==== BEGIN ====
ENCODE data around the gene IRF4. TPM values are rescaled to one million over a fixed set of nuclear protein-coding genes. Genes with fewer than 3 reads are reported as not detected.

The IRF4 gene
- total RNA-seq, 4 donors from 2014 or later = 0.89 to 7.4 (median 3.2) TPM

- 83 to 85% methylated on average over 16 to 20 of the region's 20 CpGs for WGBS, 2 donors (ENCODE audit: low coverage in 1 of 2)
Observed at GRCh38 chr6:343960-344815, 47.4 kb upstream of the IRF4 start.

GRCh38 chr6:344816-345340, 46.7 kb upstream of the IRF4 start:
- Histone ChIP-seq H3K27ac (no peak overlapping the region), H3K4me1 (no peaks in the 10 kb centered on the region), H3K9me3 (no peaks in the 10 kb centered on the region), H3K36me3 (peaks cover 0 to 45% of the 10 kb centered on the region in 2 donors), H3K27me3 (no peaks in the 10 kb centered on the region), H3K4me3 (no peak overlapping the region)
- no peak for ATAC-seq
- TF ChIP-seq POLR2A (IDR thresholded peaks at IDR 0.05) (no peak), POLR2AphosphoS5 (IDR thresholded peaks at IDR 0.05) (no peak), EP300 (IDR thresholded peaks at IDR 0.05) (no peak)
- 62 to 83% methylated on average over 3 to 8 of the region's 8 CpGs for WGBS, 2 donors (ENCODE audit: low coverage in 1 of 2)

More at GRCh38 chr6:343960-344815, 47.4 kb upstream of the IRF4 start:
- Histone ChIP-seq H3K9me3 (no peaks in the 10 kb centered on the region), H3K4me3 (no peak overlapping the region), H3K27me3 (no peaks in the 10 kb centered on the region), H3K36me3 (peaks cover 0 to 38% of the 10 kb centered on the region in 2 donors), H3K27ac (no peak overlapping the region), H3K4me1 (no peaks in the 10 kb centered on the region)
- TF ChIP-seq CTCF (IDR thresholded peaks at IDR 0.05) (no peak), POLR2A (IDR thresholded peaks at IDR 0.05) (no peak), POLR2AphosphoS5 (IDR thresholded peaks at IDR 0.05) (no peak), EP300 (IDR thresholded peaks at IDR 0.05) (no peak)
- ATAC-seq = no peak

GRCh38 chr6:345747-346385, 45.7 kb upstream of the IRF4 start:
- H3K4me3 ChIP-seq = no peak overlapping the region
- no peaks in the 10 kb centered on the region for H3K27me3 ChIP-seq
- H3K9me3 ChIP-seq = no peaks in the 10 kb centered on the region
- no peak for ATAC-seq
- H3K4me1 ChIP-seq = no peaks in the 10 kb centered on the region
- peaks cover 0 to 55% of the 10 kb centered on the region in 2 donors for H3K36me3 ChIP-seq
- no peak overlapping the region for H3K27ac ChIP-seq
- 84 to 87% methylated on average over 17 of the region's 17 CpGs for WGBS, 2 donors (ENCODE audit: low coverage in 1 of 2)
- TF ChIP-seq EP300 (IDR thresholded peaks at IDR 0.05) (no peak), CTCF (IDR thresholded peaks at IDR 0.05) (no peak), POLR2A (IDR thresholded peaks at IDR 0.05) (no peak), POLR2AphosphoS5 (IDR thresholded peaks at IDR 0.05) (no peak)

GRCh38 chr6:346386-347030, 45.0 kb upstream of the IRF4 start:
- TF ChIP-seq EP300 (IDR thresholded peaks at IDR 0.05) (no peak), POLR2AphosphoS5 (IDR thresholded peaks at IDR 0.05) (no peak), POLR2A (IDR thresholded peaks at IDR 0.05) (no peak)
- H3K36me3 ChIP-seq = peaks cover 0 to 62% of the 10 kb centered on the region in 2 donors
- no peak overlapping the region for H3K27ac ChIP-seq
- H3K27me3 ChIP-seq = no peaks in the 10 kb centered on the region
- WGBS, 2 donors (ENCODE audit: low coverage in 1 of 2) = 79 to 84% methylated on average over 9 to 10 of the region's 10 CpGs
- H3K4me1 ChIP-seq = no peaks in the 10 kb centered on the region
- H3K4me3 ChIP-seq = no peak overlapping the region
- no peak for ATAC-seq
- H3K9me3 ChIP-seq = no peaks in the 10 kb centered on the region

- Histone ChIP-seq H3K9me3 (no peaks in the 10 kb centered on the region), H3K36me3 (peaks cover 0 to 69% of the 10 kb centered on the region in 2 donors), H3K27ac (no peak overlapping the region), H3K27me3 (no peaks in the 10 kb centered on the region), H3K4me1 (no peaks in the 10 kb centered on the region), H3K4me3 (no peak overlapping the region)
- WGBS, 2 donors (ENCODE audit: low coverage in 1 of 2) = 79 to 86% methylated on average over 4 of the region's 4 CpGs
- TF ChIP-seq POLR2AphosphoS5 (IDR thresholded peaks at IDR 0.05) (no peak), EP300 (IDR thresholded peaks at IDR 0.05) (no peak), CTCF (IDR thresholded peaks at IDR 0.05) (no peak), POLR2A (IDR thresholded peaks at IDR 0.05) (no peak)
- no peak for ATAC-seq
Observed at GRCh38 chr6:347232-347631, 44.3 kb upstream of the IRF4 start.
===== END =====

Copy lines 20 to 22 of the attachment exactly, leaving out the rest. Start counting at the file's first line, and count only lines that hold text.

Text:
- H3K4me1 ChIP-seq = no peaks in the 10 kb centered on the region
- peaks cover 0 to 55% of the 10 kb centered on the region in 2 donors for H3K36me3 ChIP-seq
- no peak overlapping the region for H3K27ac ChIP-seq